Curiosity Mission Updates

NASA's Mars rover Curiosity acquired this image using its Mast Camera (Mastcam) on Sol 2058 Credit: NASA/JPL-Caltech/MSSS

After successfully drilling the "Duluth" target on Sol 2057 (as seen in the above Mastcam image), the science team is eager to find out what it's made of. As SOWG Chair today, it was exciting to plan the drop-off of material to CheMin and overnight CheMin analysis. Hopefully we'll get some good data about the mineralogy of this sample!

In addition to the CheMin activities, the team planned another ChemCam observation of the "Duluth" drill hole, and nearby bedrock and vein targets named "Prosit" and "Grand Marais." On Monday we delivered three portions of the drill material to a nearby rock surface, and in today's plan we're monitoring those piles to see if any of the fines are moving in the wind. We'll also check for changes in a sandy ripple named "Esko." Both change detection observations will be repeated on the second sol, along with a Mastcam mosaic to provide more context for this drill location. The environmental theme group also planned a couple of Navcam dust devil observations, a Mastcam tau, and a Mastcam crater rim extinction activity to monitor dust in the atmosphere.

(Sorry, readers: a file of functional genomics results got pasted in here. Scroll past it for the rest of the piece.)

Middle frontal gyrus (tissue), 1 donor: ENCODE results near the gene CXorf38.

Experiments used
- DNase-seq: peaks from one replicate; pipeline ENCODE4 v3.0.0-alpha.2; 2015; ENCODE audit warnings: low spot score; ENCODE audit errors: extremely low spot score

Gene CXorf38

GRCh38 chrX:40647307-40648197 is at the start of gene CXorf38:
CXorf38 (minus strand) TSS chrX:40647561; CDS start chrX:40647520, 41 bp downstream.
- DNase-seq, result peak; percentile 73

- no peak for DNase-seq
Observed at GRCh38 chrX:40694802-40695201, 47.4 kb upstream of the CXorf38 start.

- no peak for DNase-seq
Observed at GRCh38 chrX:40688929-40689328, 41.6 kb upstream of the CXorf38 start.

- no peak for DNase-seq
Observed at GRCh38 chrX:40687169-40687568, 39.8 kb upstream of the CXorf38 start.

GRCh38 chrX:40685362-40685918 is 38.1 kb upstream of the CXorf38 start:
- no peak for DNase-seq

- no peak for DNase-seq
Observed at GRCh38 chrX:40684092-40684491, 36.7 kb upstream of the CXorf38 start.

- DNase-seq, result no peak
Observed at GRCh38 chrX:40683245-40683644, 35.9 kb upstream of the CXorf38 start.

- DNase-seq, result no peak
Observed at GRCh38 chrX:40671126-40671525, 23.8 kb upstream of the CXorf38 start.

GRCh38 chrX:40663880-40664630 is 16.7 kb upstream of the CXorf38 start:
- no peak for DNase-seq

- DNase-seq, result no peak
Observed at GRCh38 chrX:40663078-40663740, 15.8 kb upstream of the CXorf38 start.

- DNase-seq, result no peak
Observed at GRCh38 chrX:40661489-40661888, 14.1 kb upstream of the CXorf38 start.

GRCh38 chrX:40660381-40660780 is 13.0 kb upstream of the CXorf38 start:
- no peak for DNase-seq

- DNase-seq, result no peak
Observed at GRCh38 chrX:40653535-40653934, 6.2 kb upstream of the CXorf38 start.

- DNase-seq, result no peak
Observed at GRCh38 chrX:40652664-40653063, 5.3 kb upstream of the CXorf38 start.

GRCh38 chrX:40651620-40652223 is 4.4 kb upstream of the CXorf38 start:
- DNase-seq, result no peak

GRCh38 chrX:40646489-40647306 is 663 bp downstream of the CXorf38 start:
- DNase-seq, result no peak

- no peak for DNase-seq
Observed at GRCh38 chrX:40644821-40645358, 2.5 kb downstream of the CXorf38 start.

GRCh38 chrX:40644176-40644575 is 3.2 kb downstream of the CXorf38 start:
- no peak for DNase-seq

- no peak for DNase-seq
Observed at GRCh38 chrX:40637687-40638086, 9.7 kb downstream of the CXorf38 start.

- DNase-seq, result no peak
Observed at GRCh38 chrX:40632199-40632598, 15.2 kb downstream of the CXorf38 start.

Looking forward to finding out what this rock is made of!

About this Blog
These blog updates are provided by self-selected Mars Science Laboratory mission team members who love to share what Curiosity is doing with the public.

Dates of planned rover activities described in these reports are subject to change due to a variety of factors related to the Martian environment, communication relays and rover status.

Tools on the
Curiosity Rover
The Curiosity rover has tools to study clues about past and present environmental conditions on Mars, including whether conditions have ever been favorable for microbial life. The rover carries:



Radiation Detectors

Environmental Sensors

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